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United States v. Tegeler

United States District Court, D. Nebraska

April 16, 2018

UNITED STATES OF AMERICA, Plaintiff,
v.
PAUL M. TEGELER, Defendant.

          MEMORANDUM AND ORDER

          John M. Gerrard United States District Judge

         This matter is before the Court upon initial review of the pro se motion to vacate under 28 U.S.C. § 2255 (filing 80) filed by the defendant, Paul Tegeler. The Court's initial review is governed by Rule 4(b) of the Rules Governing Section 2255 Proceedings for the United States District Courts, which provides:

The judge who receives the motion must promptly examine it. If it plainly appears from the motion, any attached exhibits, and the record of prior proceedings that the moving party is not entitled to relief, the judge must dismiss the motion and direct the clerk to notify the moving party. If the motion is not dismissed, the judge must order the United States attorney to file an answer, motion, or other response within a fixed time, or to take other action the judge may order.

         A § 2255 movant is entitled to an evidentiary hearing unless the motion and the files and records of the case conclusively show that the movant is entitled to no relief. § 2255(b); Sinisterra v. United States, 600 F.3d 900, 906 (8th Cir. 2010). Accordingly, a motion to vacate under § 2255 may be summarily dismissed without a hearing if (1) the movant's allegations, accepted as true, would not entitle the movant to relief, or (2) the allegations cannot be accepted as true because they are contradicted by the record, inherently incredible, or conclusions rather than statements of fact. Engelen v. United States, 68 F.3d 238, 240 (8th Cir. 1995); see also Sinisterra, 600 F.3d at 906.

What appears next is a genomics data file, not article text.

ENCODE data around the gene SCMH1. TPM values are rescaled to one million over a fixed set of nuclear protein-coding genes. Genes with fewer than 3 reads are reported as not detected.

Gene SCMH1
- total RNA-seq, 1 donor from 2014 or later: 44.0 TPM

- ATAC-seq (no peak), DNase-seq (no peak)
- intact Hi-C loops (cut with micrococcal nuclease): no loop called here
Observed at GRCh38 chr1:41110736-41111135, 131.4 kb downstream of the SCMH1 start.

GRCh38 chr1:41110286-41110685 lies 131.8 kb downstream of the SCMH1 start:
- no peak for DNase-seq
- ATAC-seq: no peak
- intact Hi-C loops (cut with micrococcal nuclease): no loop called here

BACKGROUND

         The defendant was charged with one count of attempting to entice a 13-year-old girl to travel in interstate commerce to engage in unlawful sexual activity. Filing 1; see 18 U.S.C. § 2422(a). The defendant had placed a Craigslist advertisement soliciting a "sex slave." Filing 33 at 12. An undercover law enforcement officer contacted him using the persona of a 13-year-old girl. Filing 33 at 12. The defendant asked the "girl" to send him nude images and to meet him for sex. Filing 33 at 12-13. He sent her a bus ticket, and was taken into custody at the bus stop where he was waiting for her. Filing 33 at 13. The defendant admitted to that conduct and pled guilty to the charge. Filing 33 at 14; see filing 28; filing 34.

         The presentence report (PSR) identified another incident similar to the charged offense, discovered during forensic examination of evidence seized from the defendant. Filing 55 at 6. Law enforcement found that the defendant had placed 146 Craigslist advertisements resembling the one that began the investigation. Filing 55 at 6-7. Police interviewed a 17-year-old Kansas girl, who reported having contacted the defendant based on another Craigslist advertisement he had posted; she wanted to run away from home and she and the defendant planned for him to drive to her home in Kansas to pick her up. Filing 55 at 6. They communicated about sexual activity and the defendant's "desire to have a daddy/daughter, sex slave type sexual relationship with the girl when she came to live with him." Filing 55 at 6. She also sent him sexually explicit photographs. Filing 55 at 6. But she stopped responding to his emails, and they never actually met. Filing 55 at 6.